RCEP trade ministers to meet in Philippines
Trade ministers of 16 countries will meet in Philippines and the single-tier system of relaxing duties under the Regional Comprehensive Economic Partnership (RCEP) will be the focus of the meet. The maximum number of goods on which duties will be eliminated or reduced will be contemplated. Yesterday, the topmost officials of all 16 countries discussed other issues.
Regional Comprehensive Economic Partnership (RCEP) is a regional trade block consisting of ASEAN and 6 other nations – Japan, South Korea, Australia, New Zealand, India and China. Launched in 2012, the negotiations for RCEP are still underway. The 16 RCEP nations account for $21 trillion or 30% of the global economy, 45% of world's population and 40% of global trade.
India aims to increase its share in global exports from 1.7% to 3.5% by 2020 The US-led Trans-Pacific Partnership (TPP) pose a challenge to India's exports as India is not a member of TPP. RCEP will help India integrate into the global value chain and give a push to manufacturing in India. It will open new markets for India's service sector.
Some analysts view the China led RCEP as a counter to the recently concluded US-led TPP, to control the booming Asia-Pacific trade. However, experts also view them as complementary to one another and part of the larger Free Trade Area Vision of Asia Pacific. The TPP is relatively more ambitious than RCEP in terms of trade liberalization and free trade.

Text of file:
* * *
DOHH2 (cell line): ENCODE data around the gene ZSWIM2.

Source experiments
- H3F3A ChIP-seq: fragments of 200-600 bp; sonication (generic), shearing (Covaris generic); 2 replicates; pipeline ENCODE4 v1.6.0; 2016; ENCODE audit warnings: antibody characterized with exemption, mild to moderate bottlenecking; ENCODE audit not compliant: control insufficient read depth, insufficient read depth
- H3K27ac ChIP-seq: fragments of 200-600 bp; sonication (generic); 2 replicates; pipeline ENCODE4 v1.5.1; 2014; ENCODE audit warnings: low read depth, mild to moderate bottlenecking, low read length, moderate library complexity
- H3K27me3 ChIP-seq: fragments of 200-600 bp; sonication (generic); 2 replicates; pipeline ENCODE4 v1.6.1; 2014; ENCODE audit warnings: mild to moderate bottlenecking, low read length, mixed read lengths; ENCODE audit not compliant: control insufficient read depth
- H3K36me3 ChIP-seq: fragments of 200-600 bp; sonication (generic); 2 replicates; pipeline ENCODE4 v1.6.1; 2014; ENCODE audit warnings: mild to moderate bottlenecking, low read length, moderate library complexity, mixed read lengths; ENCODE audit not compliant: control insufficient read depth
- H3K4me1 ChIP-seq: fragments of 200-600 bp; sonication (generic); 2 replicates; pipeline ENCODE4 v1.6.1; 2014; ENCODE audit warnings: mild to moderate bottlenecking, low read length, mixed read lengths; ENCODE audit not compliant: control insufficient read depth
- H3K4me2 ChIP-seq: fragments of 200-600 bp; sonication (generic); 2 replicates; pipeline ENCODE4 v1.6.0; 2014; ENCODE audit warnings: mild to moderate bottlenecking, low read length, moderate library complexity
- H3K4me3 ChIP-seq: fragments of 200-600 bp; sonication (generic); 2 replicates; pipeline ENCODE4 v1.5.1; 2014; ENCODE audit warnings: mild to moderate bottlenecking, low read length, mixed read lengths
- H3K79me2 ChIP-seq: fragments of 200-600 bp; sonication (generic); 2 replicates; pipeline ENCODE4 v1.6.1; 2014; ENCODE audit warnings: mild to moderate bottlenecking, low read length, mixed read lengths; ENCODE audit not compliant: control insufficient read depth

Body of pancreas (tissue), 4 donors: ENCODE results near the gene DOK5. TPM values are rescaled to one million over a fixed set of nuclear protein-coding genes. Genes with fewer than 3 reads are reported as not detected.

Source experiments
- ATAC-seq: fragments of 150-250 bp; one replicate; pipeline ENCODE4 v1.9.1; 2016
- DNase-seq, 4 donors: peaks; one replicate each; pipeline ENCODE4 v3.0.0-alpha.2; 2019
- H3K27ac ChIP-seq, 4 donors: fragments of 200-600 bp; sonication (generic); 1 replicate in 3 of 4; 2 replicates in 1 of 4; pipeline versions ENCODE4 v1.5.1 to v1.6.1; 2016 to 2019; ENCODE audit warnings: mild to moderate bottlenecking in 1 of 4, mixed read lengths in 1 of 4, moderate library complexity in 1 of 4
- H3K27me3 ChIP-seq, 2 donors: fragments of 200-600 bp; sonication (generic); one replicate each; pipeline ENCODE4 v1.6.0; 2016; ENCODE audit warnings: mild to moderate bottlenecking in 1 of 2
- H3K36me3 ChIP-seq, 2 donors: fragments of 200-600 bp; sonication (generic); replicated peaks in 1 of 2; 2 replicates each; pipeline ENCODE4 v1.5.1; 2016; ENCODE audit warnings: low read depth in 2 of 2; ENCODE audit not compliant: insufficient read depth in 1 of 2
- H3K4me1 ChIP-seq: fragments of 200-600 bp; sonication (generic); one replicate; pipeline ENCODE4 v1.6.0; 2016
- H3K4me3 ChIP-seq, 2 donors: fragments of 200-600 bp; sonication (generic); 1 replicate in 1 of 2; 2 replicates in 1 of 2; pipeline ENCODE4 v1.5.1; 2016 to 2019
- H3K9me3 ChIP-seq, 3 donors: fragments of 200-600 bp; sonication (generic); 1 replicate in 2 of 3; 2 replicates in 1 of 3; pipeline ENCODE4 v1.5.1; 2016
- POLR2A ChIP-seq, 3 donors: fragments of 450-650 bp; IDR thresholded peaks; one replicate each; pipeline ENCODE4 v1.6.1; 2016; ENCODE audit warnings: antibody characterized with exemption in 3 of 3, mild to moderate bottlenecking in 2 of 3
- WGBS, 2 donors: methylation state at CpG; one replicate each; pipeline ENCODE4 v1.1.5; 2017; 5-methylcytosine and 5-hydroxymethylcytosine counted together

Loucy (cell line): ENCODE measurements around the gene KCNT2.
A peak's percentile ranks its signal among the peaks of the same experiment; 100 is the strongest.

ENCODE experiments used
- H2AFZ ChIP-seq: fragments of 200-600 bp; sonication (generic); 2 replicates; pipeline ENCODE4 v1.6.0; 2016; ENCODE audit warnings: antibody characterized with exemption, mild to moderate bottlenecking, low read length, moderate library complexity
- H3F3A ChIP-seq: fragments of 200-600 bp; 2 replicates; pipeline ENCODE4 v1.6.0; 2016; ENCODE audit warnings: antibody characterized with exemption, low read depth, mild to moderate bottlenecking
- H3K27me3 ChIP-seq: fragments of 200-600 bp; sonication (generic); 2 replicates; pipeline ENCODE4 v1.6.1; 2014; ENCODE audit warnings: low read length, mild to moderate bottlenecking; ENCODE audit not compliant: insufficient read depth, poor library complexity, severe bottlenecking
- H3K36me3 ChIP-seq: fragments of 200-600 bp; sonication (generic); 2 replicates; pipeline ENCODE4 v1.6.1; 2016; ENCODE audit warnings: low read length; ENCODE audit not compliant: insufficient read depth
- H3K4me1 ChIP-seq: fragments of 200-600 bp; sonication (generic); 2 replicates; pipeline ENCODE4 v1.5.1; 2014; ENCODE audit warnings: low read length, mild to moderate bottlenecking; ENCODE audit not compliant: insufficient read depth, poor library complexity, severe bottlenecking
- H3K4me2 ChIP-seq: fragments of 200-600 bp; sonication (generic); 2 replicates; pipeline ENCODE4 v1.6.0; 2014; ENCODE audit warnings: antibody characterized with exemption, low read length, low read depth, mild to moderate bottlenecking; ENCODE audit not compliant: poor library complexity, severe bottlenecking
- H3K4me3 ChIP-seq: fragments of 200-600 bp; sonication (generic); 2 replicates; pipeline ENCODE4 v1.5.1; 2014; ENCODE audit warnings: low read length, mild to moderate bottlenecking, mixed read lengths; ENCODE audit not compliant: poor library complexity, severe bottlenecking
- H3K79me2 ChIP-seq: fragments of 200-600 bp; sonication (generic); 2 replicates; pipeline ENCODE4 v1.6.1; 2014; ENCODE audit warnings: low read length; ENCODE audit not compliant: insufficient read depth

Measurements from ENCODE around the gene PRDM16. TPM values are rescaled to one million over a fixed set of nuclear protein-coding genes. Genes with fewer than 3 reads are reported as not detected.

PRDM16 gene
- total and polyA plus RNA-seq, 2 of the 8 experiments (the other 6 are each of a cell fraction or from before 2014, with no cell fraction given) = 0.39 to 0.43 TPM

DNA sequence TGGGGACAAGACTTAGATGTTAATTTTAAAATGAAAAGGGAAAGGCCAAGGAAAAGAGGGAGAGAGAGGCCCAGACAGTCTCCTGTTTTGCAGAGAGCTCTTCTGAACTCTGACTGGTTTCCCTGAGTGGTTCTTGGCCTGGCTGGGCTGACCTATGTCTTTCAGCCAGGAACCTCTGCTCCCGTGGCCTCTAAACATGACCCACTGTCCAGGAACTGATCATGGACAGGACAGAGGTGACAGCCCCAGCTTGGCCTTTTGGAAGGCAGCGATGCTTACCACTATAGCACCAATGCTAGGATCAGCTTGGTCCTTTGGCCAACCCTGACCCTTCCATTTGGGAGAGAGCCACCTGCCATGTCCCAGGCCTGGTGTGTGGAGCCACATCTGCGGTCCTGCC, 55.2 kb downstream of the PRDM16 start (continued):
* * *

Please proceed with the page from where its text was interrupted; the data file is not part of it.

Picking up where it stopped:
The TPP requires sweeping changes in areas such as labour laws, taxation, intellectual property, environment etc. which would not only be extremely difficult, but also adversely affect the Indian economy.
The RCEP might miss the deadline of Dec'15 to conclude negotiations on its framework. The talks would move on to the next year as 2 nations - India and Indonesia - had not made their tariff cuts. The other reason was the difference in the mechanism to certify rules of origin. While Australia and New Zealand wanted self-certification, India wanted 3rd party verification.
Reduction of customs duties can adversely impact India's domestic industries due to cheaper imports from China and other RCEP countries. Hence, it is being opposed by various industries such as chemical, steel, automobiles etc. in India.
New Delhi hardened its stand in the negotiations of RCEP and stated that it would ease tariffs on goods only when there is a tangible progress on the opening of the service sector. India had demanded that the negotiations of both goods and services be concluded simultaneously. However, most countries have ignored the service sector and moved faster on requesting tariff reduction on goods.
India is hoping that the Regional Comprehensive Economic Partnership (RCEP) negotiations may conclude by the end of 2016. The Trans-Pacific Partnership (TPP), which was signed earlier this month, poses challenges for India's integration in global trade. New Delhi pinned its hope on the RCEP which, though less ambitious than TPP in terms of free trade, is comparable in terms of economic and trade volume.